Archive for the ‘Systematic Theology’ Category


Online Tools for the Theological Trade…

January 12, 2011

There is a great site that I have just been made aware of; is a “Wikipedia” like site for Theological topics.  It claims to be “essentially a community-driven, information-management system,” whose sole aim is to compile a library of theological and biblical topics.

Theopedia is separate and unrelated to Wikipedia and prohibits word-for-word copying/pasting of Wikipedia articles onto its site.

You can read their Statement of Faith, which every editor of the site is required to affirm prior to editing any material on the site.

As with any site of this type, discretion is called for when searching for and gathering information, as the “community-driven” nature of these sites can be unpredictable and sometimes unreliable.

If anything, use this site as a jumping off point to study and delve into the profound truths which spring from the Word and make up the body of theological studies.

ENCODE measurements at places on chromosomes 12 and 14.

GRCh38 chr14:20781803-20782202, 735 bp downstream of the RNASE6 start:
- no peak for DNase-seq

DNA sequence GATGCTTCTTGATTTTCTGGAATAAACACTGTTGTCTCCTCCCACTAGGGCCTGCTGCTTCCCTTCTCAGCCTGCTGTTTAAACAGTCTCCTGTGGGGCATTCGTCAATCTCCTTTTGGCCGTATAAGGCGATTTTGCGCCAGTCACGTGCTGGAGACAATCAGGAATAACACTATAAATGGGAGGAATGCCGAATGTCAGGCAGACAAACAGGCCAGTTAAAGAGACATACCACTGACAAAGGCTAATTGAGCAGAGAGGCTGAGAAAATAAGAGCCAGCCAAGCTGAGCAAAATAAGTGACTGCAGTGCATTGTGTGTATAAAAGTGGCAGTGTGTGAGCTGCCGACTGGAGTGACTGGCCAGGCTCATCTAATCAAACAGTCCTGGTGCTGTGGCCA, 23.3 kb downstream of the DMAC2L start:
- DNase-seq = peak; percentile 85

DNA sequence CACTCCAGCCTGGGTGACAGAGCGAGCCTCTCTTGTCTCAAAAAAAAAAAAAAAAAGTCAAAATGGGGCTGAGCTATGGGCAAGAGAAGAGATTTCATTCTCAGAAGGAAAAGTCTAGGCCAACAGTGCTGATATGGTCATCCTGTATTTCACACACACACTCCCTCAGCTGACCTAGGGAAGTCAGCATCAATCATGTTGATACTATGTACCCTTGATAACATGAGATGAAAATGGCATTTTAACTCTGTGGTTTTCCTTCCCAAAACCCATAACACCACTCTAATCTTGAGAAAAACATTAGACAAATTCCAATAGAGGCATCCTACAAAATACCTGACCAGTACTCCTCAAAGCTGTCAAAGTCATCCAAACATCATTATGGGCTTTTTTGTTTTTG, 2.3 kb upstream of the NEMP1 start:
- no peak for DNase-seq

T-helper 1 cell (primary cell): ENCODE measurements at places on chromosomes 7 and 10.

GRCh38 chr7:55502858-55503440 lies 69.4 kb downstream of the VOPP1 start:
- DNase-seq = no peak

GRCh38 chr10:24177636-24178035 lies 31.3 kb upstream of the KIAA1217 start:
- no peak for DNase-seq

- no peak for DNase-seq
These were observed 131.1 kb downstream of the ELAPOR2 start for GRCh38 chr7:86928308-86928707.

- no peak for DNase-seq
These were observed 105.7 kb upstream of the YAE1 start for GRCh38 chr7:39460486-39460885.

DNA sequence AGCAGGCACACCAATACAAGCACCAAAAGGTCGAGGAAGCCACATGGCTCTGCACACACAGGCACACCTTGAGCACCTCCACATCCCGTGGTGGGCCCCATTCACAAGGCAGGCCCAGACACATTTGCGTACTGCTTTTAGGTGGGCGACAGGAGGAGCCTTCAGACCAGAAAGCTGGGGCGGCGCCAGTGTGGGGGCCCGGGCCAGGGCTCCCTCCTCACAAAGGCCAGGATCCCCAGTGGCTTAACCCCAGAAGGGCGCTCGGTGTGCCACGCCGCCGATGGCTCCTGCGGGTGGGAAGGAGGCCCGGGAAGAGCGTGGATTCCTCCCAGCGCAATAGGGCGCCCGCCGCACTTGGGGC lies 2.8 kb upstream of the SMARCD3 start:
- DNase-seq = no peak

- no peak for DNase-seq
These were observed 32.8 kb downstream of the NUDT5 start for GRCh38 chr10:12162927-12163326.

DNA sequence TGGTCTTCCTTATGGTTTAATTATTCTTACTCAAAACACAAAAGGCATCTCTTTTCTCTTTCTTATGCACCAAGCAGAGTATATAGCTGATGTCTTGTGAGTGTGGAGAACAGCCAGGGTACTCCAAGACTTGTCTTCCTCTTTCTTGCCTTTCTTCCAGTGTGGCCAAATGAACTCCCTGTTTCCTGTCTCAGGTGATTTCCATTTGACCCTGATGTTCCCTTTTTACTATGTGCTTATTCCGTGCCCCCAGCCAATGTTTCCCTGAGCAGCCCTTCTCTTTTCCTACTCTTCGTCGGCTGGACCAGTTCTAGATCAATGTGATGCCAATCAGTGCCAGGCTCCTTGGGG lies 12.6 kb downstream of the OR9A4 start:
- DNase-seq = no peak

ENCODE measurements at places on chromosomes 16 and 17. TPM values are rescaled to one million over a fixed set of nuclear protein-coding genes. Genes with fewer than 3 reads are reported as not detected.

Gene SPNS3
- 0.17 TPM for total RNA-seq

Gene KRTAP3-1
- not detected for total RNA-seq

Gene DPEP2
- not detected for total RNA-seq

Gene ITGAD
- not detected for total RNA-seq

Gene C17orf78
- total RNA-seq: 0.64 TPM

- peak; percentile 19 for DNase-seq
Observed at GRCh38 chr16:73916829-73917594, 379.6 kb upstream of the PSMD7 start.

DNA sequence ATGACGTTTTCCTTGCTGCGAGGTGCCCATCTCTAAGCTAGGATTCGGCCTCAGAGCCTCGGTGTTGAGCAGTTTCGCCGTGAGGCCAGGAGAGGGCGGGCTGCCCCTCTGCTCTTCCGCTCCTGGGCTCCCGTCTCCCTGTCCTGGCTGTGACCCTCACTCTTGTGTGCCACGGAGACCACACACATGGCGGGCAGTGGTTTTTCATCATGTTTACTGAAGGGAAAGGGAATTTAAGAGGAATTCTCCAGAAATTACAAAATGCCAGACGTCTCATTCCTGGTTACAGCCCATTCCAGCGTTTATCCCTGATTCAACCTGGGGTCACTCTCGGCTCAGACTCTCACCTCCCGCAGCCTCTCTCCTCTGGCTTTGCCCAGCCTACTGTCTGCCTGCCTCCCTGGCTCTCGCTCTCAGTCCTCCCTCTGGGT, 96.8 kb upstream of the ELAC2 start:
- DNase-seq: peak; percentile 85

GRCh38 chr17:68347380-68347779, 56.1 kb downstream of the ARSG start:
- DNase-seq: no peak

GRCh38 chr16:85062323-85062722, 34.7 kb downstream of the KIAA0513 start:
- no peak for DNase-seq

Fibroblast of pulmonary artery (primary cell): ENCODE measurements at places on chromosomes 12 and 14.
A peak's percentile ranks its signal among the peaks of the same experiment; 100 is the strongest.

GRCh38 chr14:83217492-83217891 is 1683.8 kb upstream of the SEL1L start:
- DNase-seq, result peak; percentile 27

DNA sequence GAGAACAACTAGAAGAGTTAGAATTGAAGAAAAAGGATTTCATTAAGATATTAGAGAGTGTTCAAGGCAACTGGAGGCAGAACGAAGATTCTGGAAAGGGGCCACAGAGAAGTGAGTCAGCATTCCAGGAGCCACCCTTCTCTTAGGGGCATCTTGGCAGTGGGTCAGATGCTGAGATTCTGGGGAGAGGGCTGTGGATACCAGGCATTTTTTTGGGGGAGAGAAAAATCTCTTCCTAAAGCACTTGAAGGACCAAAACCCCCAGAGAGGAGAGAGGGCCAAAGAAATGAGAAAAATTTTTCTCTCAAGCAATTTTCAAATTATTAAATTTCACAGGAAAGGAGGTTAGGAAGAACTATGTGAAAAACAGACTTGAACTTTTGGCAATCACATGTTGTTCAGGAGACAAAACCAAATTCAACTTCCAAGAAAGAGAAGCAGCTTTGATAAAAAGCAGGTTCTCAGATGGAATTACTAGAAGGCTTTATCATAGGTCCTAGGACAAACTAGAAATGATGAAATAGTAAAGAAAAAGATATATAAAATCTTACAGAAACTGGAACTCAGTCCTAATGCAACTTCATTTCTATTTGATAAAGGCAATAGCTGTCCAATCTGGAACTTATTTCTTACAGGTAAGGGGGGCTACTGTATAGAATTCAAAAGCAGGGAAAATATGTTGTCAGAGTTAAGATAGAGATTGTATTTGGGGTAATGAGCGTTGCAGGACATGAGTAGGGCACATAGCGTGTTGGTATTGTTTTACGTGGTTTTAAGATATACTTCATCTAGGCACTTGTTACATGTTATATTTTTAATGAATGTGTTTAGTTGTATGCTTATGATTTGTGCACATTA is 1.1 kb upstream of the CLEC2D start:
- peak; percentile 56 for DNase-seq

Click here for Theopedia’s Home Page…

Click here for Theopedia’s about page...


A Christian’s Comfort in the Psalms pt. II

July 19, 2010


For the Psalmist, evil is ever-present in the world.  Recognizing evil’s presence is key to fighting against its effects and coping with the suffering it engenders.  Much of the Psalm’s express purpose in prescribing action and proclaiming the rightness of Yahweh’s Law is to bless and protect Israel from evil and evil’s being in suffering.[1]

As one reads the Psalms one sees that evil takes different forms.  There is represented within the Psalter the objective conceptual idea of evil; the way in which the righteous should not walk, a place occupied by the wicked, the sinners and the scoffers.  There is also, and more commonly represented, the idea of evil as subjective oppression and suffering.  This subjective suffering, often at the hands of “the ungodly” seems to occur when God is has apparently withdrawn from the situation.[2] The lack of God’s presence, or the lack of His perceived interest, is almost always met with lamentation and cries of distress.  As alluded to earlier, in Psalm 13 David confesses that his enemies are exalted and he is in distress; therefore, David pleads with God to rectify the situation by remembering him and cries out to God to reveal His hidden face.